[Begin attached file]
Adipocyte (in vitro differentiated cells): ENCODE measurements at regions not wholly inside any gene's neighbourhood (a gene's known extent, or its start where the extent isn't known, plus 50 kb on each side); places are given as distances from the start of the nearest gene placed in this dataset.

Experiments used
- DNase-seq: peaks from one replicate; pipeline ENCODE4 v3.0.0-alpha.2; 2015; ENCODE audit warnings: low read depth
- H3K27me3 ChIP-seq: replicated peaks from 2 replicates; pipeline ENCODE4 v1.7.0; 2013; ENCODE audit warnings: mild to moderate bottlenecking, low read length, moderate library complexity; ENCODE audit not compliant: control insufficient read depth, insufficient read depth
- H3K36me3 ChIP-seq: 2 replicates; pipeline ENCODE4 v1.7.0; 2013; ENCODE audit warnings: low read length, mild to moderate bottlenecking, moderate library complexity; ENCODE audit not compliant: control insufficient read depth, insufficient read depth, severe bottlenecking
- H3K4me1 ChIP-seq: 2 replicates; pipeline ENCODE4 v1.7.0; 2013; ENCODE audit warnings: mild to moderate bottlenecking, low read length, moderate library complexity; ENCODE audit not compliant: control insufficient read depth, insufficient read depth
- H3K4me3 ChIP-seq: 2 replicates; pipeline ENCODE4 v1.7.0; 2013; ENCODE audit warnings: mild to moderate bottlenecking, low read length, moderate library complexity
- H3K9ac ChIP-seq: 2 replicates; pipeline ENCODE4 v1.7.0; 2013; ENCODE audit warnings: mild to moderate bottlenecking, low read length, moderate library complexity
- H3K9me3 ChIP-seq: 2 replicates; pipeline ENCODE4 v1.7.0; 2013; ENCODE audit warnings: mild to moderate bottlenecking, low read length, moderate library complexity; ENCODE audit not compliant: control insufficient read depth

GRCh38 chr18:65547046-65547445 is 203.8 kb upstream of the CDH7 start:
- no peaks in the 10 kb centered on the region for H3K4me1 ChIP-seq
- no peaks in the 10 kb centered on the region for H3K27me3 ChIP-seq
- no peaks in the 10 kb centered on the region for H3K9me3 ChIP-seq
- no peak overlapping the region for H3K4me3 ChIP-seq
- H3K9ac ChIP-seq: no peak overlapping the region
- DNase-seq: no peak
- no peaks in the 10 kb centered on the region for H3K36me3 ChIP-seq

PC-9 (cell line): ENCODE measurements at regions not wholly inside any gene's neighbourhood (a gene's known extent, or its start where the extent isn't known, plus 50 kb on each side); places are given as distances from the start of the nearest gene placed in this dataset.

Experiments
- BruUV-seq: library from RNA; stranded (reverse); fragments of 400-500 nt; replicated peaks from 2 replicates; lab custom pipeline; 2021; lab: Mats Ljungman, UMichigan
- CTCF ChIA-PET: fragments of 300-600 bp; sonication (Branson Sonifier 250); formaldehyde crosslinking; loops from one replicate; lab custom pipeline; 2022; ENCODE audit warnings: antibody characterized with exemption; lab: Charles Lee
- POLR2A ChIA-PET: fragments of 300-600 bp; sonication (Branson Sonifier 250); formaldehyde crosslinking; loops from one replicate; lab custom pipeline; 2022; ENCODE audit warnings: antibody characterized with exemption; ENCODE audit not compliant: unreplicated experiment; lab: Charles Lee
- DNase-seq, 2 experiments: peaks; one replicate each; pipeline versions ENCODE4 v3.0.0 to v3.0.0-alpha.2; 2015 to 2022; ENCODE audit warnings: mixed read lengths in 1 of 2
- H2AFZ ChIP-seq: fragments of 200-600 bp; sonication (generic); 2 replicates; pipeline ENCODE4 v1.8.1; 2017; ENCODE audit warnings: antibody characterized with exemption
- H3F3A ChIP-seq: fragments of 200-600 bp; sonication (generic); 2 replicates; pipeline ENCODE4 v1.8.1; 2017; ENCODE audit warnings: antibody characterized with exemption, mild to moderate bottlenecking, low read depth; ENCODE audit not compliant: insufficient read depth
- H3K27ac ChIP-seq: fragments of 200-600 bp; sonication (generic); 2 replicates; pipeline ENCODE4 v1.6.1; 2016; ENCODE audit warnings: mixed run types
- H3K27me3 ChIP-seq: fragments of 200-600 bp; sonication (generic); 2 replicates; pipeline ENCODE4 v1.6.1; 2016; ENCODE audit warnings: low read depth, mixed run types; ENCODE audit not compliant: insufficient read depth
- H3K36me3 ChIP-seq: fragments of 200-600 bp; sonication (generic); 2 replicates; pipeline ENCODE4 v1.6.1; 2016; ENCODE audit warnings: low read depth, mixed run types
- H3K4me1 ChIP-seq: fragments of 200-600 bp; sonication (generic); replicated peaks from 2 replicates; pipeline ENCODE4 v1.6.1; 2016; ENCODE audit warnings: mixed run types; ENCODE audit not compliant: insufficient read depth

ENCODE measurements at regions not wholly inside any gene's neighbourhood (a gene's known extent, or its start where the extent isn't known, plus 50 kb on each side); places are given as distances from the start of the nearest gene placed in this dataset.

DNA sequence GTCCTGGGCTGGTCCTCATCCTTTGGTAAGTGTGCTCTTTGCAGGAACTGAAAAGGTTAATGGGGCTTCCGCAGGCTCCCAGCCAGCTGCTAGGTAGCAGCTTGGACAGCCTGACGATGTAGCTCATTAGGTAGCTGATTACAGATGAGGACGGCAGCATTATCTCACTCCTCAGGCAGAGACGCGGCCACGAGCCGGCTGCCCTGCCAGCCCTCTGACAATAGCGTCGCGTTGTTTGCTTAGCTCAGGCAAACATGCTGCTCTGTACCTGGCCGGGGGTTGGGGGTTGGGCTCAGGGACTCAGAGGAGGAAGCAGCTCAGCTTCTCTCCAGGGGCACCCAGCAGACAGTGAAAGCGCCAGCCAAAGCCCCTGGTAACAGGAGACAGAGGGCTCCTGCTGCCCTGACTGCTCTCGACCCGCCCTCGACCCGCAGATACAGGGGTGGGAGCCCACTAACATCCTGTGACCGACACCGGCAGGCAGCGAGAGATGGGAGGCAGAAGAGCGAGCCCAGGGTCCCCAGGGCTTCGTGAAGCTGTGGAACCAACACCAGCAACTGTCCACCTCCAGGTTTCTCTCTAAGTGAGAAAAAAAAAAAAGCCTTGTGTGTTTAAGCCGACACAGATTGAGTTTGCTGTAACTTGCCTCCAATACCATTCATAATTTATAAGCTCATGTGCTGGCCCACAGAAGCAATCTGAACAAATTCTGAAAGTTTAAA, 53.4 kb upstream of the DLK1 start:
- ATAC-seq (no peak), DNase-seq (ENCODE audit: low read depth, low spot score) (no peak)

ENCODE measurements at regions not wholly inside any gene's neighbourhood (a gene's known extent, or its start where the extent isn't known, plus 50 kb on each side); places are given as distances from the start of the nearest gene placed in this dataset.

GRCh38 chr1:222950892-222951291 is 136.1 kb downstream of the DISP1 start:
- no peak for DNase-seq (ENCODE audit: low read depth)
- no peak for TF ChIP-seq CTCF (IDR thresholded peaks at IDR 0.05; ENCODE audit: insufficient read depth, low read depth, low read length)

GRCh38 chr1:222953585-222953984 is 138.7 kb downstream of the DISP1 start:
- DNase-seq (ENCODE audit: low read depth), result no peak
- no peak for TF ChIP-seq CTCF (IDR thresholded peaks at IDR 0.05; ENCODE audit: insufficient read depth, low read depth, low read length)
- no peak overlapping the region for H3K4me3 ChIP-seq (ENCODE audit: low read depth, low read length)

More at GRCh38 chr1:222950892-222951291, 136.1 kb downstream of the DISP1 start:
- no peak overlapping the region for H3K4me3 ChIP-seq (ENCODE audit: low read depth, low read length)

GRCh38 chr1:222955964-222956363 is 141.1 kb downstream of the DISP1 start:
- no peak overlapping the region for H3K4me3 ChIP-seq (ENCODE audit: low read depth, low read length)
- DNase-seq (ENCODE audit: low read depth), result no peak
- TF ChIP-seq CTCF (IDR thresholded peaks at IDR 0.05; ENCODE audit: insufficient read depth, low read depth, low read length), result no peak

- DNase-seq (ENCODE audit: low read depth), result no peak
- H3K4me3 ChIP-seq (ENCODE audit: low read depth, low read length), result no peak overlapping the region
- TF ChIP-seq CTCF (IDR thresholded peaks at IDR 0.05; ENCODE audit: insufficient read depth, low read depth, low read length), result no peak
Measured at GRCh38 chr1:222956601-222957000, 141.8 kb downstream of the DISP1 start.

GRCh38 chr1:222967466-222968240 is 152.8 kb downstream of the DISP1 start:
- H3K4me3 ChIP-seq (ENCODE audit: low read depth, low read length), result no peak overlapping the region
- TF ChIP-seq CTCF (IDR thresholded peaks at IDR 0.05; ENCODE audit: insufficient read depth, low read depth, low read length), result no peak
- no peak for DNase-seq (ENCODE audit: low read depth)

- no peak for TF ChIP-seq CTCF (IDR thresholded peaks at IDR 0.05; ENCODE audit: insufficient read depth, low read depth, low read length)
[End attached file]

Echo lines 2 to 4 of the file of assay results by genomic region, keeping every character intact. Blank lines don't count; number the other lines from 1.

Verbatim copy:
Experiments used
- DNase-seq: peaks from one replicate; pipeline ENCODE4 v3.0.0-alpha.2; 2015; ENCODE audit warnings: low read depth
- H3K27me3 ChIP-seq: replicated peaks from 2 replicates; pipeline ENCODE4 v1.7.0; 2013; ENCODE audit warnings: mild to moderate bottlenecking, low read length, moderate library complexity; ENCODE audit not compliant: control insufficient read depth, insufficient read depth